Imagine a world quite different from today. No telephone, no electricity, no cars. Not a slower, simpler time, that would be an insult to our ancestors – just a different time. A time when travel by rail ruled. Now imagine seeing the grandeur of the Centerville Trestle for the first time. An engineering accomplishment for any small Southern town. The sixty foot high structure spanned over a quarter of a mile over the mighty Duck River. The date was December 7, 1883, a mere eighteen years after General Lee surrendered ending the Civil War. A day the local newspaper called “A Gala Day.”
With no public announcement when the project would be completed, only a handful of people gathered to watch workmen lay the last of the track. All stood in awe on that chilly Saturday afternoon as a train whistle blew in the distance. Moments later a train of rail cars approached with the engine behind. Soon after, another whistle blew announcing the approach of a second engine from the other direction. That engine stopped a short distance in front of the first. Amazingly, a third engine whistled its way to the other two, ringing its bell, as the final length of track was ceremoniously laid as onlookers marveled that the trestle could hold three train engines, confident the enormous structure could bear the weight of a dozen more.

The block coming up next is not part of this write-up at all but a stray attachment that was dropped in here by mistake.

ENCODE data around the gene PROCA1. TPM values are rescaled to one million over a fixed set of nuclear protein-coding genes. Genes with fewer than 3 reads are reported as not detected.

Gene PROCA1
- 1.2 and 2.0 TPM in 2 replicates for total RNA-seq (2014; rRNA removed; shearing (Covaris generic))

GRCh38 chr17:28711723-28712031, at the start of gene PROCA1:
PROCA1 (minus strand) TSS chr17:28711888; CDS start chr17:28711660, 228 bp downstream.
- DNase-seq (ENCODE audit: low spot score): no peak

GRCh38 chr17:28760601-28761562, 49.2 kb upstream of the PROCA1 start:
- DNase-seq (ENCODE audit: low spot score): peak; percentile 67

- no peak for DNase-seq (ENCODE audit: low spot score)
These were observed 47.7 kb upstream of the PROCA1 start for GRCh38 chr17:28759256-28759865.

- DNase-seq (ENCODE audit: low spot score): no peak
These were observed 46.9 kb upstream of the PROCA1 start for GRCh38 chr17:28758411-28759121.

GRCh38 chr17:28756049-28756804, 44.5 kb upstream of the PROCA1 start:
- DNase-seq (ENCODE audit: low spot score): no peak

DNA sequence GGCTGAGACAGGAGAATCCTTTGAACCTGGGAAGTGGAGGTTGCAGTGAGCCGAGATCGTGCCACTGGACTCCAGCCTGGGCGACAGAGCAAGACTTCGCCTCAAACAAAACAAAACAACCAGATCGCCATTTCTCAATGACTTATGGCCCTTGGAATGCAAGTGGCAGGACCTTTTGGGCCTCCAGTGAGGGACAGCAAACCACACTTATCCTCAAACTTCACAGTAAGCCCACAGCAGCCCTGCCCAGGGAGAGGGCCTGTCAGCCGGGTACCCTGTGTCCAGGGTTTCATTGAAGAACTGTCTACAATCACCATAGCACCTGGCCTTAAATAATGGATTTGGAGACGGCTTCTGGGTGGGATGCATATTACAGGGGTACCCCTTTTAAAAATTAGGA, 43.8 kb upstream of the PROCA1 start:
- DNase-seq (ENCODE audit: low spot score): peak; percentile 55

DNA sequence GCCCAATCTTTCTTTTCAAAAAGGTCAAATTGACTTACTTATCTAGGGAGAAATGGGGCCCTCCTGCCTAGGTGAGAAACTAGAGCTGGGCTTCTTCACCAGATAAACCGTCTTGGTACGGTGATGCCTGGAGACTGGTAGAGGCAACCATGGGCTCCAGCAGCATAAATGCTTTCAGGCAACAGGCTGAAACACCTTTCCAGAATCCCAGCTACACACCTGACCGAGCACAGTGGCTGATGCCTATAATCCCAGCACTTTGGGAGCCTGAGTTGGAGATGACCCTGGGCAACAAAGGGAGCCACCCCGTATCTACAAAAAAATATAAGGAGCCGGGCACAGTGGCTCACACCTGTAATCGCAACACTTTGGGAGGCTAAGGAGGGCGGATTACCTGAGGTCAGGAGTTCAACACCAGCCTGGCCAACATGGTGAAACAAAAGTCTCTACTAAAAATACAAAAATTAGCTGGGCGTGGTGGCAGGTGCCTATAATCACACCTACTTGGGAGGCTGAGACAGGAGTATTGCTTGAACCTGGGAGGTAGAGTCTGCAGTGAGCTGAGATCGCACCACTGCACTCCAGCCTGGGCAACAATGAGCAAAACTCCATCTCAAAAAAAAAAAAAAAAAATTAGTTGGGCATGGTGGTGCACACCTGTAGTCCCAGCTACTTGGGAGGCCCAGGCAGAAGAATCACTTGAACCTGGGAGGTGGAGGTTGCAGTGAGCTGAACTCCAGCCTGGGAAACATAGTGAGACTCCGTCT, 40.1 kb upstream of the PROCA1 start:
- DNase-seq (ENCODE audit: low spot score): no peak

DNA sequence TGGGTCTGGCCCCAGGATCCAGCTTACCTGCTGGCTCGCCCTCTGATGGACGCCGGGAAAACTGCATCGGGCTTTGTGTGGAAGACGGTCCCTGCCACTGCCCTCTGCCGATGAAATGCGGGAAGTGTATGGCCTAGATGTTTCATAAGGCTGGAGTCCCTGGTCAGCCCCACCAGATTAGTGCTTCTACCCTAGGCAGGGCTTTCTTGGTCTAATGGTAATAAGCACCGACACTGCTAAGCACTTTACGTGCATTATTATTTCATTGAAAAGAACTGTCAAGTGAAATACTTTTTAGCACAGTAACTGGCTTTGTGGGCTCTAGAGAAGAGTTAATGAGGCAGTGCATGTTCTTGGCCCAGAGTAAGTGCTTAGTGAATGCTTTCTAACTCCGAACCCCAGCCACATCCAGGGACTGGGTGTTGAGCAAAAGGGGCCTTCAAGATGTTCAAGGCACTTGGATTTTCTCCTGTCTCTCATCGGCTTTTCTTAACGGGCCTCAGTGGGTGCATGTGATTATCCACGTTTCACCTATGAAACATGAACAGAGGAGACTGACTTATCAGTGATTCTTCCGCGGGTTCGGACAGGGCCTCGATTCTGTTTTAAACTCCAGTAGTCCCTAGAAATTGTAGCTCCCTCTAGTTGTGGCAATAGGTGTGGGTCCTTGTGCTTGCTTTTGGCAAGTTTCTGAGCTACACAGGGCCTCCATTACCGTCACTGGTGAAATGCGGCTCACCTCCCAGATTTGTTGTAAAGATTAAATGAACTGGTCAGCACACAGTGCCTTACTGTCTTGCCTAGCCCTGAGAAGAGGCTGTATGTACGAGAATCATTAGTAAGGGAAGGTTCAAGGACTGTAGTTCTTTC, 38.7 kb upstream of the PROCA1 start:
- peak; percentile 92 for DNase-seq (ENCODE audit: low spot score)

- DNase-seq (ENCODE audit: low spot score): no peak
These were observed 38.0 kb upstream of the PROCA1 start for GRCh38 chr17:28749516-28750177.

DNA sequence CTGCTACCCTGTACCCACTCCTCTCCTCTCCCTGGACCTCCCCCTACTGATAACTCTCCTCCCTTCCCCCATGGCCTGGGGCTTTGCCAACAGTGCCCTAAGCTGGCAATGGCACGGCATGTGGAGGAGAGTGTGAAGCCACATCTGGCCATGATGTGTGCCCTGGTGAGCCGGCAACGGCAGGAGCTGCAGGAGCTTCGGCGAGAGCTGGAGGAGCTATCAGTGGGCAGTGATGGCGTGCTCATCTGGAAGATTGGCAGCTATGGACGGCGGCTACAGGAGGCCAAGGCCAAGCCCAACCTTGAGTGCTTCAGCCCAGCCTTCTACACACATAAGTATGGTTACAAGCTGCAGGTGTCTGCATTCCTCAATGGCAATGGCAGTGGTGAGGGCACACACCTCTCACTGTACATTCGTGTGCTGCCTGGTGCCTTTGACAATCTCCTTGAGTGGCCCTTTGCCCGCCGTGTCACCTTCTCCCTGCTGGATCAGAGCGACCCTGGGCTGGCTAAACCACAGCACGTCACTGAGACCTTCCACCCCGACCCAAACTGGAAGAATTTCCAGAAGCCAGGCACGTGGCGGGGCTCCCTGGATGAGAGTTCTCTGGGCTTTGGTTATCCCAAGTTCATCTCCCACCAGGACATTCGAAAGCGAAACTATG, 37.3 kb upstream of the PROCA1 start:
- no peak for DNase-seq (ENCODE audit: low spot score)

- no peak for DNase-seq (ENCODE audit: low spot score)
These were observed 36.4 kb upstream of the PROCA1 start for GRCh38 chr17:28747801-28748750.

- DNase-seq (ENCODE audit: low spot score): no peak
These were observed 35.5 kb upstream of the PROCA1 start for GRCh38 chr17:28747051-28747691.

Distinguished visitors aboard the rail cars were former Governor of Tennessee, James D. Porter, President of the Nashville, Chattanooga & St. Louis Railway Company; Col. John W. Thomas, General Manager; Col. R.C. Morris, Chief Engineer and other dignitaries with the rail industry.
When the train crossed the trestle and came to a stop, a small group collected to congratulate and shake hands, marveling at what they had just witnessed and what that progressive day meant for Hickman County.
Many regretted not experiencing the event first hand and having to read about it in the paper.